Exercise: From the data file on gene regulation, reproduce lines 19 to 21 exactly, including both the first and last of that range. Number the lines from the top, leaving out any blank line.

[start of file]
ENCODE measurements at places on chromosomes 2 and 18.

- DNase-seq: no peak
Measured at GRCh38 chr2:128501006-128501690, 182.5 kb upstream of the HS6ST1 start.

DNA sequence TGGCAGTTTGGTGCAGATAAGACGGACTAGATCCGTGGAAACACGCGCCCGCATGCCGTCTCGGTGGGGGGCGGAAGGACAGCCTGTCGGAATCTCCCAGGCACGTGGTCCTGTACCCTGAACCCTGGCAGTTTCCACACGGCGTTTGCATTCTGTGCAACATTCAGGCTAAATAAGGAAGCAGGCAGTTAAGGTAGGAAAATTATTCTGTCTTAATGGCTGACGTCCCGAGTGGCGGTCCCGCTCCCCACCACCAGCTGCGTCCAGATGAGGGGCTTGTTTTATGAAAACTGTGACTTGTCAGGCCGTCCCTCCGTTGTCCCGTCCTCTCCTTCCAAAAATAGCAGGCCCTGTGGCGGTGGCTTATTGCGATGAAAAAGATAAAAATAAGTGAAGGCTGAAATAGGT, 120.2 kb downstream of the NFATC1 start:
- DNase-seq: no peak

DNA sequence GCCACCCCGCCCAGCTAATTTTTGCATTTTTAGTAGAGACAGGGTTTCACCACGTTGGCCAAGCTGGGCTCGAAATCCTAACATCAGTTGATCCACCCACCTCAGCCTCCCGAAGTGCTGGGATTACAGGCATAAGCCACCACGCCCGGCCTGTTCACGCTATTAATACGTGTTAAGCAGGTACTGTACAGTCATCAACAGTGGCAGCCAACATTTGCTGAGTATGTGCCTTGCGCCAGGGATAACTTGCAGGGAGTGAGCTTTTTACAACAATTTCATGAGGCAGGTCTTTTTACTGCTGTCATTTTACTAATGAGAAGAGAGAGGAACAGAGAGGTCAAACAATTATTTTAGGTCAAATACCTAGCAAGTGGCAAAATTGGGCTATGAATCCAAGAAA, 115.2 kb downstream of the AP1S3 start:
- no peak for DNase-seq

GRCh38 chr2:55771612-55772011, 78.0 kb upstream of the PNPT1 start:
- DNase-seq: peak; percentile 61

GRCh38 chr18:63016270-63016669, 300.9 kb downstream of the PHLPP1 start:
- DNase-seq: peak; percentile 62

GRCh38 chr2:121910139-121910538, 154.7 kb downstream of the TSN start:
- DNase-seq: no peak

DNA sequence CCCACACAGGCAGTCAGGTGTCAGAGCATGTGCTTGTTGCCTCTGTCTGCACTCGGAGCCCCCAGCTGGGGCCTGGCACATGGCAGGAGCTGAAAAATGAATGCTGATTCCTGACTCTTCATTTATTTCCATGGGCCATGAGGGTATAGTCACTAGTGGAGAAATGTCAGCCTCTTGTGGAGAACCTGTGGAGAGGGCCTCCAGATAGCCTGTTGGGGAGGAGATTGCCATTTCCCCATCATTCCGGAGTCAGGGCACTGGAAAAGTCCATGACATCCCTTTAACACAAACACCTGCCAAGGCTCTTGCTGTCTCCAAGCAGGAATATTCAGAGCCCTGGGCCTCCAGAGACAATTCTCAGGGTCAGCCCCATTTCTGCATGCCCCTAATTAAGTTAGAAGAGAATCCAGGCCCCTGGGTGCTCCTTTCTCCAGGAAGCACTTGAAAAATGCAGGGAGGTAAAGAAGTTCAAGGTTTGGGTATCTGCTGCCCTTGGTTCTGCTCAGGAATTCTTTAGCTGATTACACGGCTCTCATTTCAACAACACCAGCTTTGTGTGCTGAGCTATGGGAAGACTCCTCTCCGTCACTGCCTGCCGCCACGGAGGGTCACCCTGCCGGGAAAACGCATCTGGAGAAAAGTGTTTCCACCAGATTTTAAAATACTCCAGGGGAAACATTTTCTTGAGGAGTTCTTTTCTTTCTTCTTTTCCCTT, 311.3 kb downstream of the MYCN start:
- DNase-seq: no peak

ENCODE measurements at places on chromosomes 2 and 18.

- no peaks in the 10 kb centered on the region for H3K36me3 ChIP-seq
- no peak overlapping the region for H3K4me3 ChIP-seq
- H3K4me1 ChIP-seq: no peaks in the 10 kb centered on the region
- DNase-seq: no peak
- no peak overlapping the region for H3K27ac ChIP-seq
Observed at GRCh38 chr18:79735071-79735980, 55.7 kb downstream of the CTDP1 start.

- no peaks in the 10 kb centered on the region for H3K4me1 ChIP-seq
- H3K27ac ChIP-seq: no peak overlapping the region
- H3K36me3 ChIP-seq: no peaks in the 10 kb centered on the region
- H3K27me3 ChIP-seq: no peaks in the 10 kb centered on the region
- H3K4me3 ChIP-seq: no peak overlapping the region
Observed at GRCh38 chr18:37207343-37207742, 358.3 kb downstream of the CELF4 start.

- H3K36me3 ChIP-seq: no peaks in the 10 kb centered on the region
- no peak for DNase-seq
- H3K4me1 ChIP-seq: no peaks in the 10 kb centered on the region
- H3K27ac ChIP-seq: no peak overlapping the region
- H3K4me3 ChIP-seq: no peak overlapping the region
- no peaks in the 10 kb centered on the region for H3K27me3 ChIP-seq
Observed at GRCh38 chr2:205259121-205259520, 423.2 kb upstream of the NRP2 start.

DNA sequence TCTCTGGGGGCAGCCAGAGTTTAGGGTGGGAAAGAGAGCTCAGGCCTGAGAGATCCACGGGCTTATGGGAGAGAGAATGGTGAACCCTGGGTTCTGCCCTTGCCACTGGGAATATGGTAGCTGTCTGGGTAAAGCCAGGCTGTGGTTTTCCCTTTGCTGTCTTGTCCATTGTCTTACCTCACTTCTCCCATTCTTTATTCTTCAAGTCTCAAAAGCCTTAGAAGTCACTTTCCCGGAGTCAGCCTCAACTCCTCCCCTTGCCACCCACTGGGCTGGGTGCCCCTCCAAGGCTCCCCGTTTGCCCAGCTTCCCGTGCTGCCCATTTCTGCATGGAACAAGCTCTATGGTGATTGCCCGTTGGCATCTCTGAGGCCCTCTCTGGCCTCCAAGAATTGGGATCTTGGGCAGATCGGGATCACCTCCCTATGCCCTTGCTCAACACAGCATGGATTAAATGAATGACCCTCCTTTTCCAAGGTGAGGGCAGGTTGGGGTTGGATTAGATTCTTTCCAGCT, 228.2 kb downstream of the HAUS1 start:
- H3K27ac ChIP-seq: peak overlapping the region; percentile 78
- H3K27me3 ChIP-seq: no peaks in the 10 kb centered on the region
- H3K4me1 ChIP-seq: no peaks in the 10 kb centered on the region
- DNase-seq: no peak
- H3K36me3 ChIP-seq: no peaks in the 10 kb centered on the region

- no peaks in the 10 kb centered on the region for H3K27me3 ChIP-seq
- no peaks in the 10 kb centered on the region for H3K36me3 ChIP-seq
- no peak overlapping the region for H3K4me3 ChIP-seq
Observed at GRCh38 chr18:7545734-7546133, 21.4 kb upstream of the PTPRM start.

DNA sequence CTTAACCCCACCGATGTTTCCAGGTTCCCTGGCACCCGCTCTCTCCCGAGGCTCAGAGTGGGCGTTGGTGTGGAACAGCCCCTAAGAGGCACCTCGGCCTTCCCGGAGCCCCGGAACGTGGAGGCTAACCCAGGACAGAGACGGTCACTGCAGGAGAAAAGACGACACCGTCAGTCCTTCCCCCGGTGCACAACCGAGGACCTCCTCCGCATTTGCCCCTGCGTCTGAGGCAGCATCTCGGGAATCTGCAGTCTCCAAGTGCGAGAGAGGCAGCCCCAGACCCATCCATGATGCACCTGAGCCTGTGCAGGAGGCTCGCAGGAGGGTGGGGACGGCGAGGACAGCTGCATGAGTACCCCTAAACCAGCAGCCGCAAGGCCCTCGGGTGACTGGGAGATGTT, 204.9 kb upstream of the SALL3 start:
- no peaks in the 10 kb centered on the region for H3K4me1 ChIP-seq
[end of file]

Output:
- H3K4me1 ChIP-seq: no peaks in the 10 kb centered on the region
- DNase-seq: no peak
- no peak overlapping the region for H3K27ac ChIP-seq